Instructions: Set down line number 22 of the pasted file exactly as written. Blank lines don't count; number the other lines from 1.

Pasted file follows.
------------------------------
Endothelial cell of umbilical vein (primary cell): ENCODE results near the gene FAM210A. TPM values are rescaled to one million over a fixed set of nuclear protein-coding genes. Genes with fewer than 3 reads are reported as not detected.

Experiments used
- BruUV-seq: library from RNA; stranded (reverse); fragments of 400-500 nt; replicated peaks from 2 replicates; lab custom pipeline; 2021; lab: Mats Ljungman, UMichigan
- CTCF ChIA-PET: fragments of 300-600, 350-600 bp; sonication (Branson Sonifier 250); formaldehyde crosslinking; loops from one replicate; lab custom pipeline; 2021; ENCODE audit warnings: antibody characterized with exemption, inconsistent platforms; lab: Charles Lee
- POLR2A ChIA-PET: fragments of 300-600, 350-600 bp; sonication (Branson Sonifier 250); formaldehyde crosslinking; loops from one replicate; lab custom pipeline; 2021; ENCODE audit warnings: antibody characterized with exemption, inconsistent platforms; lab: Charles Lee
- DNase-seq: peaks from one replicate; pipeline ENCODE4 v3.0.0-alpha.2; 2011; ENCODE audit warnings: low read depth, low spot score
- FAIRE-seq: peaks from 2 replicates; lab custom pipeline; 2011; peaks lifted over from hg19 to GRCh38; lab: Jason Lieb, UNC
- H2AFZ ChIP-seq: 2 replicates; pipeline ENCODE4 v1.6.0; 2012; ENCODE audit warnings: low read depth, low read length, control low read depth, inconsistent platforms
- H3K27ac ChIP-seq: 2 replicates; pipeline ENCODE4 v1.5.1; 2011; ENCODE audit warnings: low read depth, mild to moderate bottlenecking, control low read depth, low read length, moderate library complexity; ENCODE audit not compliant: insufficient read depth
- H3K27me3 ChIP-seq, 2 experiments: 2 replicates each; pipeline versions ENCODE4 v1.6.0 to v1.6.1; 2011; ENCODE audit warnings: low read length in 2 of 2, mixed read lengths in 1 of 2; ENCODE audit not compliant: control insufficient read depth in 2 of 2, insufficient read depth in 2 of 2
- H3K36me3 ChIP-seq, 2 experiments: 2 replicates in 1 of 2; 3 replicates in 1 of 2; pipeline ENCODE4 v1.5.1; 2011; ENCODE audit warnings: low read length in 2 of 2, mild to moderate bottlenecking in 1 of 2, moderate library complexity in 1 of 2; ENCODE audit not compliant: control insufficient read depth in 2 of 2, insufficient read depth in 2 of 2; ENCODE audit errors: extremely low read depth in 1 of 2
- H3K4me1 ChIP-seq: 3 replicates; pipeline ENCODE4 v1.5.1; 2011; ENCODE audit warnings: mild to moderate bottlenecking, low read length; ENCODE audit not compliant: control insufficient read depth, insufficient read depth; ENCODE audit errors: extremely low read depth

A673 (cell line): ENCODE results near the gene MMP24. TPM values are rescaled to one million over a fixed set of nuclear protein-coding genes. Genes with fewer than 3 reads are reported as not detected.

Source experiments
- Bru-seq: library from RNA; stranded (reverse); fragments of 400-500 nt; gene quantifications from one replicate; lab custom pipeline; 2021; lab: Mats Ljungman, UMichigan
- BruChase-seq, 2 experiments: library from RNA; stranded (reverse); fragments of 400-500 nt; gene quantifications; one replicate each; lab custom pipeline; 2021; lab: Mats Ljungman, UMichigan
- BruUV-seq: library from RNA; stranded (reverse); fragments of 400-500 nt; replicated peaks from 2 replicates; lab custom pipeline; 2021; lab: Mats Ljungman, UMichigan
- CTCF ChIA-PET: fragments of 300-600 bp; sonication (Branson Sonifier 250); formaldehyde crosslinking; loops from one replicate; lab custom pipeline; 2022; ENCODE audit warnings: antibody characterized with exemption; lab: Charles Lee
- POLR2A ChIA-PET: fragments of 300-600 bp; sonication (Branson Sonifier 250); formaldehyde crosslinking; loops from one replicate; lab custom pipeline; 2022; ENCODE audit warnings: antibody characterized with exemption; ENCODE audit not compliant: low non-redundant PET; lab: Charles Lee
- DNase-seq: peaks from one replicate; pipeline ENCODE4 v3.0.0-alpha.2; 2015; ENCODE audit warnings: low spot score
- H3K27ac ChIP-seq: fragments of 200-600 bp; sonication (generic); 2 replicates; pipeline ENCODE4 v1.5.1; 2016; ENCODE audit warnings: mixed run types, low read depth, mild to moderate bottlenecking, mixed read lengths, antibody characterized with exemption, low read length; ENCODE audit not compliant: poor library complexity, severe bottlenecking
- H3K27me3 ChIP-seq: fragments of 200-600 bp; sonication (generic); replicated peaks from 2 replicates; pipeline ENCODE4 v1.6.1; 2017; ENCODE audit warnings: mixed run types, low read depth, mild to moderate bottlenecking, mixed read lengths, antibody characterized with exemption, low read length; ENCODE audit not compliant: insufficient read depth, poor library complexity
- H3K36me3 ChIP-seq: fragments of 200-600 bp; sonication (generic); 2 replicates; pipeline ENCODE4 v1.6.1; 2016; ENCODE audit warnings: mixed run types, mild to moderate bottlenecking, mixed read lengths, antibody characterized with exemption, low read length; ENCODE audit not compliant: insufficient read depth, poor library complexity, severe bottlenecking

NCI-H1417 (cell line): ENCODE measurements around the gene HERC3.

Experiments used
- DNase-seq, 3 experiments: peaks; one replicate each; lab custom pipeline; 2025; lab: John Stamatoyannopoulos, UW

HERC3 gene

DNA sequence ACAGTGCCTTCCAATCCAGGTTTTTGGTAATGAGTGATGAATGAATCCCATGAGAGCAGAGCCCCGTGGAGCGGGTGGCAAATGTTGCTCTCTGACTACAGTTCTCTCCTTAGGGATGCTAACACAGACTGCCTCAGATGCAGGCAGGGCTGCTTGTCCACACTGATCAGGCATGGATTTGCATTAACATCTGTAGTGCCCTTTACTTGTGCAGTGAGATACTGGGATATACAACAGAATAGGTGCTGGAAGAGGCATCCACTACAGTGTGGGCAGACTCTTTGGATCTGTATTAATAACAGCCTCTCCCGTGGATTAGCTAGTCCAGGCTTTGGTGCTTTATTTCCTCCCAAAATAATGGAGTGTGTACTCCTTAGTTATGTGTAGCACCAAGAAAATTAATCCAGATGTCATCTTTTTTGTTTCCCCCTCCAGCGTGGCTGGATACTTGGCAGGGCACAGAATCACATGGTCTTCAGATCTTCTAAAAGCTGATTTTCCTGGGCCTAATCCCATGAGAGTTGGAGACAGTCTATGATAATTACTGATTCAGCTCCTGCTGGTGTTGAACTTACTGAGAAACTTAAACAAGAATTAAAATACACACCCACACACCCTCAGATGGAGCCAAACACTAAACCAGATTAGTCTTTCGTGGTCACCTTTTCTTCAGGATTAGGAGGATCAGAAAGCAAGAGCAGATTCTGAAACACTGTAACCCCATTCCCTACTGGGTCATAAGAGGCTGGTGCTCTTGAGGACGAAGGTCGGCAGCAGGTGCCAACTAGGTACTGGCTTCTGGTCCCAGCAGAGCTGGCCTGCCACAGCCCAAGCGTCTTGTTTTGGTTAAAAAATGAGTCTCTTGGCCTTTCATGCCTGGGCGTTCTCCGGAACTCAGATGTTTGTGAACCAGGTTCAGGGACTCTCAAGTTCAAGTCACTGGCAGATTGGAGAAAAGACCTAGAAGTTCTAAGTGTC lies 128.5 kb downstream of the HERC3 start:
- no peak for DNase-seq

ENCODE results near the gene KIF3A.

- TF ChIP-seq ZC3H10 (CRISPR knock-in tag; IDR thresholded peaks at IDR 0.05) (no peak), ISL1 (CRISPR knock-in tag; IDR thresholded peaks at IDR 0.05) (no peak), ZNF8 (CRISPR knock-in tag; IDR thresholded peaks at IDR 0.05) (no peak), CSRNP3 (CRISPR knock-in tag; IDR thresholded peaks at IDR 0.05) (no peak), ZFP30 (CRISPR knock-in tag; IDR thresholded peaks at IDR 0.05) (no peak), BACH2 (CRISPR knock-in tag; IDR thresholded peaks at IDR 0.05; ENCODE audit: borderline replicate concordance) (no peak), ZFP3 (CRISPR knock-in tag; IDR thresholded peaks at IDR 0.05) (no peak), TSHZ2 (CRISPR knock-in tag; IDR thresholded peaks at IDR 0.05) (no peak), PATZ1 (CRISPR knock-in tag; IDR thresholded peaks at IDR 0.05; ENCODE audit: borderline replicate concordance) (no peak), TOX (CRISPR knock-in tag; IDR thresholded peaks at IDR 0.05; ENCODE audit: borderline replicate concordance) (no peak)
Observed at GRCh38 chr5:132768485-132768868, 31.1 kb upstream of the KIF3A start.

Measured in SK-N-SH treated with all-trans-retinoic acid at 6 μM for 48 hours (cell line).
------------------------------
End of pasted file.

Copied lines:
- H3K27me3 ChIP-seq: fragments of 200-600 bp; sonication (generic); replicated peaks from 2 replicates; pipeline ENCODE4 v1.6.1; 2017; ENCODE audit warnings: mixed run types, low read depth, mild to moderate bottlenecking, mixed read lengths, antibody characterized with exemption, low read length; ENCODE audit not compliant: insufficient read depth, poor library complexity